degree. Much work has gone into this aspect of the production and it's well worth the ride. In fact, it's probably
the one defining element that will beckon viewers to watch again and again.
These days, animated films are all about the vocal talent. And while "Robots" is no different,
incorporating the familiar sounds of Ewan McGregor, Robin Williams, Halle Berry, and Greg Kinnear, what
is refreshingly different is the way in which their characters are rendered. Unlike other animated
films, "Robots" does not attempt to morph the face of the vocal talent into a robotic likeness. Instead,
each character is uniquely designed with rusted paint, polish, and interchangeable parts. Researching
ideas by roaming through junkyards and factories, second hand stores, kitchens, and assembly lines,
directors Chris Wedge and Carlos Saldanha helped differentiate between bots: the sleek, feminine look
of Cappy; the big, rolling Big Weld; the stick like Fender; and the rotund Aunt Fanny. And their looks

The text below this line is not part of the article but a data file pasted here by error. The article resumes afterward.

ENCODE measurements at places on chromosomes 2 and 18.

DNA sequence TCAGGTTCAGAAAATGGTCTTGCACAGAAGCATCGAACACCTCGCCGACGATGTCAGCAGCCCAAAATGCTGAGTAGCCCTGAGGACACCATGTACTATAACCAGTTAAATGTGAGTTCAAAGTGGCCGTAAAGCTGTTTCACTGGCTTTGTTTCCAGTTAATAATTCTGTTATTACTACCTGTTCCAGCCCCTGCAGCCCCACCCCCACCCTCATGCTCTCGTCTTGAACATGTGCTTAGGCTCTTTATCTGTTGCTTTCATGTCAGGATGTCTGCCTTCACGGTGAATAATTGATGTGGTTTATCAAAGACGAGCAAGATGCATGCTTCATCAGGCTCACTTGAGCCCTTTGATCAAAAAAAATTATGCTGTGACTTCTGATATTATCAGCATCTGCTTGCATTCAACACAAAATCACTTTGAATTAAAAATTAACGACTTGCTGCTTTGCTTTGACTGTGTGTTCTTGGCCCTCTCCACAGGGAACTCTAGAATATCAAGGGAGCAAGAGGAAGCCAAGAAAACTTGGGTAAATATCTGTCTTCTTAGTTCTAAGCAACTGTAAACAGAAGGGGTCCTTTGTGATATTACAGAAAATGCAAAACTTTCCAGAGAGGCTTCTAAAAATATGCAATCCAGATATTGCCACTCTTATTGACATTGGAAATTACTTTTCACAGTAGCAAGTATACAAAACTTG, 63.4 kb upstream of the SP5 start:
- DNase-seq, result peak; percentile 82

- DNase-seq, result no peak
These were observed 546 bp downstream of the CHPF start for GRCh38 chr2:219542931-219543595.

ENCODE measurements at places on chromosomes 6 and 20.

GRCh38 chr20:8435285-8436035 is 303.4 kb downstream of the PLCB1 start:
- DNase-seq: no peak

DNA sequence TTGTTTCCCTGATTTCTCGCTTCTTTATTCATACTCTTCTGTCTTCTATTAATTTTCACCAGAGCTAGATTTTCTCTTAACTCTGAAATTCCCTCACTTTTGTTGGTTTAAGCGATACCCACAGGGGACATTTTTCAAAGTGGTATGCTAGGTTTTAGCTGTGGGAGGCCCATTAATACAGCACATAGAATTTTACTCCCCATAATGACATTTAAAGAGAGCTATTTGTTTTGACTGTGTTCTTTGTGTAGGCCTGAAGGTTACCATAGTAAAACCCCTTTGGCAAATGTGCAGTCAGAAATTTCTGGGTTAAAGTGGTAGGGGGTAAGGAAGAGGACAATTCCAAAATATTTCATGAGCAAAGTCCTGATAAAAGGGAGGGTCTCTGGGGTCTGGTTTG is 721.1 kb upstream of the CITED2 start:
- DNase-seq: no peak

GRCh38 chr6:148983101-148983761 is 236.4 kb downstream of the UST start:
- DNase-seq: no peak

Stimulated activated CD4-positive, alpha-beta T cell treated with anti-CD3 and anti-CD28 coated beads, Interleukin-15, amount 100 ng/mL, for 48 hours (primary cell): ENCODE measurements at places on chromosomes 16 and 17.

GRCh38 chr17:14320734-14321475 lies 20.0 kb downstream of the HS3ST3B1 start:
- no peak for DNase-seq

are made even more impressive when you consider that all of these metallic figures live in a metallic
world, subject to the physics of light, shadow, and reflection.
The story was written by a duo of veterans: Lowell Ganz and Babaloo Mandel. This team, responsible for such comedy
classics as "Splash," "A League of their Own," and "City Slickers," know the proper balance between comedy and action,
drama and sentiment. And for the most part, they strike the proper tone as Rodney matures from adolescence to
adulthood. Yet, for some reason, the evil plotline involving Phineas T. Ratchet seemed a little underdeveloped and
confusing in parts, especially with the mysterious absence of Big Weld, the relationship with Ratchet's mother, and
the oddity of Mr. Gasket dangling from above. Equally puzzling was the spontaneous attraction between Rodney and